NASA's Curiosity Rover Takes A 'Selfie' To Celebrate Its First Martian Year

Curiosity Celebrates Milestone On Mars

Happy anniversary, Curiosity!

As of June 24, NASA's Mars Curiosity rover has been on the Red Planet for exactly one full Martian year (the equivalent of 687 Earth days). To mark the occasion, the camera-studded rover snapped this lonely-looking selfie:

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mars rover
The rocky Martian terrain serves as a desolate, though stunning, backdrop.

The self-portrait is actually a composite of dozens of images captured in April and May 2014 by the Mars Hand Lens Imager, a camera located at the end of the rover's robotic arm. The photos were taken at Windjana, a site where the rover spent time collecting sandstone samples this past spring.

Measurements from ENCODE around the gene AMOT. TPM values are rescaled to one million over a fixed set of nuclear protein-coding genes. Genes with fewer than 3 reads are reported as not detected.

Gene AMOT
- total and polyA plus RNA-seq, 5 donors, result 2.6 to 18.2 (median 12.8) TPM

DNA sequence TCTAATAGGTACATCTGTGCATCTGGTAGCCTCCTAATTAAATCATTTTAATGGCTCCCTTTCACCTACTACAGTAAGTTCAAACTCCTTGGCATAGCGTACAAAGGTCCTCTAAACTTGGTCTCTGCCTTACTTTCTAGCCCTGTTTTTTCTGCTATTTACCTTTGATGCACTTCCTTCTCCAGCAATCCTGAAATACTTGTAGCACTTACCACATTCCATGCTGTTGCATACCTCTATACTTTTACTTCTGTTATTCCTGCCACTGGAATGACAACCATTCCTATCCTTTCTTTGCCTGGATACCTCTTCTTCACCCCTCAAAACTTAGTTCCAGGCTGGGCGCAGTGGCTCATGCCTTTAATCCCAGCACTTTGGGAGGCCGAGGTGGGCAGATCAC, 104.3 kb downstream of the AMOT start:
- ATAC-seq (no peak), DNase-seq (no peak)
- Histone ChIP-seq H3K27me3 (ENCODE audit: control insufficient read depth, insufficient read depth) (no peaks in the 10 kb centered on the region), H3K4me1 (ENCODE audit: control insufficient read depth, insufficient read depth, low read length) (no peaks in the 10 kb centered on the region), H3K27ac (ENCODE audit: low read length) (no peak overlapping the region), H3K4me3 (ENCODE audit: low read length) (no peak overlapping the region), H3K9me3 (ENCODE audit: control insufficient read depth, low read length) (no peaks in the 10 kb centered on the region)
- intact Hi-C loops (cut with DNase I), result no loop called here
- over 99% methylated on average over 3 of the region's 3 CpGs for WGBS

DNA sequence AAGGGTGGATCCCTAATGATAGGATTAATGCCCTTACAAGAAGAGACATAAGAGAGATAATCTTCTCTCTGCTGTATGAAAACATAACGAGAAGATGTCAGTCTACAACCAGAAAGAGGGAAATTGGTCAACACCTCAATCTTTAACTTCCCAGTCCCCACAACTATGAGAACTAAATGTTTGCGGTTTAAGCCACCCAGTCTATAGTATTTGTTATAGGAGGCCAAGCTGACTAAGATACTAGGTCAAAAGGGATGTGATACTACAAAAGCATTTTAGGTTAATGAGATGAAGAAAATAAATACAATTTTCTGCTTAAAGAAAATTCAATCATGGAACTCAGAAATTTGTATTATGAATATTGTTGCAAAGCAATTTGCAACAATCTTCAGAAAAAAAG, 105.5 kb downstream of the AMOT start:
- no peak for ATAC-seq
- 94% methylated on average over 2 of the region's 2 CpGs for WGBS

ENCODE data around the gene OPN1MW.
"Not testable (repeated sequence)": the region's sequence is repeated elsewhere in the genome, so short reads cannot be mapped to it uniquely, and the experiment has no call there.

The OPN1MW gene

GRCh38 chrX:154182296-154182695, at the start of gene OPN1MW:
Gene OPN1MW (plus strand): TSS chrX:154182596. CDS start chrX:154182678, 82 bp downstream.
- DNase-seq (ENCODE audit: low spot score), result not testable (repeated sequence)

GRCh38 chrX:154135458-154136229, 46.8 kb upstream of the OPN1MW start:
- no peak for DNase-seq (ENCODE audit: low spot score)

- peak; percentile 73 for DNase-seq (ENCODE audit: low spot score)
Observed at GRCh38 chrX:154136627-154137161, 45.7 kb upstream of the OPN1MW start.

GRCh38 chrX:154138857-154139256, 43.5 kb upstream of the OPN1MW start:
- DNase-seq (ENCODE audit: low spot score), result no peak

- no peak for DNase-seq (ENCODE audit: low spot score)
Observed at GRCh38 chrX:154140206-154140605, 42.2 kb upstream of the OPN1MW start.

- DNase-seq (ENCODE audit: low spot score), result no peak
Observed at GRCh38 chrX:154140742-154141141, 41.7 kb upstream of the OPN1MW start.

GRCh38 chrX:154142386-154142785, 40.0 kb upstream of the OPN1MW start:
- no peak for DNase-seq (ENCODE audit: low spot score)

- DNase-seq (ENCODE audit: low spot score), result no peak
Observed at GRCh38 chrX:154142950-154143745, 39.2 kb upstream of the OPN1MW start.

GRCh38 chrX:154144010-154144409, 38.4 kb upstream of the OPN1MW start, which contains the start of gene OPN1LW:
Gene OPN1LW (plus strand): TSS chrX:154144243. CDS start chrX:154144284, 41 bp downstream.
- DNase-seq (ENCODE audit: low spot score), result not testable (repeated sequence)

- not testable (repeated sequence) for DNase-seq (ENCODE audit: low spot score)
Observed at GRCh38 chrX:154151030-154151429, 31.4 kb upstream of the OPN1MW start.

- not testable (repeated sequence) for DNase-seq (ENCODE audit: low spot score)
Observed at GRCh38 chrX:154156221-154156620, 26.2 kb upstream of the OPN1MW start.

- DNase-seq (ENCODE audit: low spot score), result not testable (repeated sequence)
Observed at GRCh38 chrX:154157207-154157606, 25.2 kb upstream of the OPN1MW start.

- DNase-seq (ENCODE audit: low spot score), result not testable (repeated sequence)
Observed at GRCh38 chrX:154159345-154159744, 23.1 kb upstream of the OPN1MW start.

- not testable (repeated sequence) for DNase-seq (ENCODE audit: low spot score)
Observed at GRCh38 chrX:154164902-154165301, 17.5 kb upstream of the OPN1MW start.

Since it landed on Mars on Aug. 6, 2012, the rover has "accomplished the mission's main goal of determining whether Mars once offered environmental conditions favorable for microbial life," according to NASA's website. The rover, for instance, found evidence that Mars' Gale Crater was once a lakebed that contained water and other "essential elemental ingredients for life."

After pausing at Windjana to collect samples, the rover resumed its journey toward Mount Sharp, its final destination. NASA says the rover will search for more evidence of habitability there.

Before You Go

Curiosity at Work on Mars

Curiosity: Mars Science Laboratory's Rover

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